When is it worth taking statins to lower high cholesterol?

Photo of a woman reading a package insert
PantherMedia / Diego Cervo

Statins have been shown to prevent cardiovascular disease and increase life expectancy. Most people tolerate them well. Whether or not it's worth taking them will depend on what other risk factors you have.

Statins are medications that lower the level of LDL cholesterol in the blood. But they also have other effects on the vessels in our body. So your cholesterol level is not the only thing to take into account when deciding whether it's worth taking them.

A much more important factor is that a number of large-scale studies have shown that decrease the risk of cardiovascular disease and increase life expectancy.

Several types of have been approved for use in Germany. They are: atorvastatin, fluvastatin, lovastatin, pitavastatin, pravastatin, rosuvastatin and simvastatin.

What do you need to take into account when deciding whether to take statins?

People who have a high risk of cardiovascular disease are usually offered treatment using because the advantages for them significantly outweigh the disadvantages. This is particular true of people who

  • already have a disease of the heart or the blood vessels, like coronary heart disease,
  • have other risk factors like diabetes, high blood pressure or being a smoker or extremely overweight, or
  • who have a family history of extremely high (familial or primary hypercholesterolemia).

If you don't have an existing condition and only have a slightly increased risk of cardiovascular disease, will only provide a limited amount of protection. So it's particularly worth discussing the advantages and disadvantages with your doctor.

Whether or not to take is always a personal decision. A lot of people who have a low risk of cardiovascular disease often decide to start off by making lifestyle changes to improve their cardiovascular health. Others decide to take because the benefits – however small – are important to them. You can also change your mind later if, for example, new risk factors develop or your personal situation changes.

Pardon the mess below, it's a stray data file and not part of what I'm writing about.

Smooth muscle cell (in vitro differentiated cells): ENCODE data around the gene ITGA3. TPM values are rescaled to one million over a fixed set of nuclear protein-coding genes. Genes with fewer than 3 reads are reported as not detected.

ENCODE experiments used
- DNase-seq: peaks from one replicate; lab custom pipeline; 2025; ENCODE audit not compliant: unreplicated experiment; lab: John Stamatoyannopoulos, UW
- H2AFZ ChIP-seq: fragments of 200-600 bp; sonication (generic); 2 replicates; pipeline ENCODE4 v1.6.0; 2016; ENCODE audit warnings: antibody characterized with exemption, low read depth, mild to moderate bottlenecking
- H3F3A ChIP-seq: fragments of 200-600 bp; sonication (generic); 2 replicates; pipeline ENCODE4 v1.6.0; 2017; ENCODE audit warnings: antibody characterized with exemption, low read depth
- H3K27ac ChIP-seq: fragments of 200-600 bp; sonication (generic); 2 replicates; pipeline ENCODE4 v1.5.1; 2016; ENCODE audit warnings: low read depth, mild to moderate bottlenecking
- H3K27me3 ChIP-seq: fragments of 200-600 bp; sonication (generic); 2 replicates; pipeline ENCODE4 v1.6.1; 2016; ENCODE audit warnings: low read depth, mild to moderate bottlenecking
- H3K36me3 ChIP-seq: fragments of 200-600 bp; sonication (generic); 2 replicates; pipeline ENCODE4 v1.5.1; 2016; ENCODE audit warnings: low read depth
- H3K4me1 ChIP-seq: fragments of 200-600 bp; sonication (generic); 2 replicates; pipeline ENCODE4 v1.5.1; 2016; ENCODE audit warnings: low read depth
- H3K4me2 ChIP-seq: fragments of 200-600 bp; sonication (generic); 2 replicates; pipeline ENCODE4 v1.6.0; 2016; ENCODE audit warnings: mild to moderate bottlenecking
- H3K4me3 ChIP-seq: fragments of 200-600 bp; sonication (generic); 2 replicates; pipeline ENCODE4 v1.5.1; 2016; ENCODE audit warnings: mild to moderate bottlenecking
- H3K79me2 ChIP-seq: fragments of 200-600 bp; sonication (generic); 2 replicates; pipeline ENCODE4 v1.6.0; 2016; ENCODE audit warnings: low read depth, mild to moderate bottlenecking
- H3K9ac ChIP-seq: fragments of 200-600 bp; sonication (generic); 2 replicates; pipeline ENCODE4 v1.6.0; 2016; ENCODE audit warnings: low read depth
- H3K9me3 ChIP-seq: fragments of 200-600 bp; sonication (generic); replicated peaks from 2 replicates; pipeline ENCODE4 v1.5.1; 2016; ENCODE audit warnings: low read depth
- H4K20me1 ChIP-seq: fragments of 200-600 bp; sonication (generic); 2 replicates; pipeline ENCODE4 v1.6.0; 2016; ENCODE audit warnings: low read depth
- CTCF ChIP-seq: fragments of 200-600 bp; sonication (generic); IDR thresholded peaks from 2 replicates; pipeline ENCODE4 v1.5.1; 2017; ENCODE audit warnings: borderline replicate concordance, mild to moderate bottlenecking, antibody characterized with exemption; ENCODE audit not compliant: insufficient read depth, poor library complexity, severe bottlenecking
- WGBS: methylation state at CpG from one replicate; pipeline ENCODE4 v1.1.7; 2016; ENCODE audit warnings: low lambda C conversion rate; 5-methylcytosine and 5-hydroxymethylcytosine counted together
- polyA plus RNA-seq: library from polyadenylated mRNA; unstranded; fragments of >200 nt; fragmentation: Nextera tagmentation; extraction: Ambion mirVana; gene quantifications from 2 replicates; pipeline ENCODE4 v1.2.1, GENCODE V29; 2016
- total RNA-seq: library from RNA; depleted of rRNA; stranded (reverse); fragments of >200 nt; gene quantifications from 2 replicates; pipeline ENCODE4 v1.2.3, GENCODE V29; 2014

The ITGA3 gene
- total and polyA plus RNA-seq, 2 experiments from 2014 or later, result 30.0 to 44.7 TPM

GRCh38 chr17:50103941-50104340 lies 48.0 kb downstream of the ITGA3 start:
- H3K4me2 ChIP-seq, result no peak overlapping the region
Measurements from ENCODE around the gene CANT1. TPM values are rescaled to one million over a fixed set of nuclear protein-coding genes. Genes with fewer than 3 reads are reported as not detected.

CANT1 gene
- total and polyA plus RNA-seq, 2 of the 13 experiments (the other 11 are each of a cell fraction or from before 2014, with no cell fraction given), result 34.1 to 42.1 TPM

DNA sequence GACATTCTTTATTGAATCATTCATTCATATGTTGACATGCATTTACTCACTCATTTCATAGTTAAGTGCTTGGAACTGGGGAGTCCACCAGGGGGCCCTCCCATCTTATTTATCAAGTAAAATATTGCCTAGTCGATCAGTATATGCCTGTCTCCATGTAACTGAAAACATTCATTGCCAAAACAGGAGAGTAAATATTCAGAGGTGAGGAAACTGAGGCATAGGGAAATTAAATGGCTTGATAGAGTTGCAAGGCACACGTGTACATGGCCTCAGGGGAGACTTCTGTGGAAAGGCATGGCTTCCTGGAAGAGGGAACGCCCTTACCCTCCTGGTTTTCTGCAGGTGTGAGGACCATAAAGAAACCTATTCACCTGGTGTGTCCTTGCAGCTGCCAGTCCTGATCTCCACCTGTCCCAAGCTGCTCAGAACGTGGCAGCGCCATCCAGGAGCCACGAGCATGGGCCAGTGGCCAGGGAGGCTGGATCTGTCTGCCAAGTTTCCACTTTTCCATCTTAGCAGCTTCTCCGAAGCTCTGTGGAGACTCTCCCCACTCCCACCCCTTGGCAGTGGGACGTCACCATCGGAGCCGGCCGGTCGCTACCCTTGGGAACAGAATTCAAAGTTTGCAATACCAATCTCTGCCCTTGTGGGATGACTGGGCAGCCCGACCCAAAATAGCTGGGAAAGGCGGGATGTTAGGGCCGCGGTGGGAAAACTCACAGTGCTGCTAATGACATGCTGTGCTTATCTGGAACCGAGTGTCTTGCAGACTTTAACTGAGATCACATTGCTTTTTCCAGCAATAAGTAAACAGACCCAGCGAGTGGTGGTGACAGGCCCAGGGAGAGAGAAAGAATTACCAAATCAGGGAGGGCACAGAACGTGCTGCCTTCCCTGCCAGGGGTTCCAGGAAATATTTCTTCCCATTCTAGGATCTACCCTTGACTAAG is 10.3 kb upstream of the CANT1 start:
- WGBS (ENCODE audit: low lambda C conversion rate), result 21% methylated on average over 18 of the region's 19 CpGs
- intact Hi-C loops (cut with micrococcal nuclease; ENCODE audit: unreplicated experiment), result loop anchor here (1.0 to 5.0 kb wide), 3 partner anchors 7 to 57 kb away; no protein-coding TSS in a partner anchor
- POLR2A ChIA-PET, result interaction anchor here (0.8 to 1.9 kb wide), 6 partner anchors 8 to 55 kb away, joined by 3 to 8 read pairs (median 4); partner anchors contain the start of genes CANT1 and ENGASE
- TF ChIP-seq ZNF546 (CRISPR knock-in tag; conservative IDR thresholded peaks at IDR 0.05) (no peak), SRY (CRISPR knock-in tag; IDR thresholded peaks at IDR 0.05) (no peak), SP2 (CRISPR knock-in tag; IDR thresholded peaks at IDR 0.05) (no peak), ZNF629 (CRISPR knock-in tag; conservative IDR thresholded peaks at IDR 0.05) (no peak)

How can you estimate your own risk?

You can ask your doctor to help you assess your risk of developing cardiovascular disease. They will use a computer program based on data from long-term studies that monitored the health of thousands of people.

To calculate your risk, the program will need information about the following risk factors:

  • Age: The risk of cardiovascular disease increases the older you get.
  • Sex: Men are at higher risk than women.
  • Family history of heart disease: The risk is higher if your brother or father had a or stroke before the age of 55 or your sister or mother before the age of 65.
  • Whether you smoke
  • Whether you have high blood pressure
  • Whether you have type 2 diabetes
  • Your : High total cholesterol, high LDL cholesterol and low HDL cholesterol (“good” cholesterol) are potentially harmful.

The program then calculates your risk as a percentage showing your likelihood of having a stroke or a heart attack within the next ten years.

How does your individual risk influence the benefits of statins?

The two graphs below show how important it is to take all possible risk factors into account when deciding whether are the right option for you. They are based on the example of two women (Mary and Veronica) and two men (Peter and Yusuf).

They are all 50 years old and have the same, high . But their risk of cardiovascular disease is different:

  • Mary's blood pressure is slightly higher than the normal level but she doesn't have any other risk factors.
  • Veronica is a smoker and her father had a at the early age of 50.
  • Peter has that are slightly higher than normal but no other risk factors.
  • Yusuf has extremely high blood pressure and is a smoker.

The graphs show the risk of a or stroke in the next ten years for each person – with and without . As we can see, offer almost no benefit at all for Mary because she doesn't have any other risk factors. Yusuf, on the other hand, would benefit greatly because of the higher risk for men and due to his other risk factors.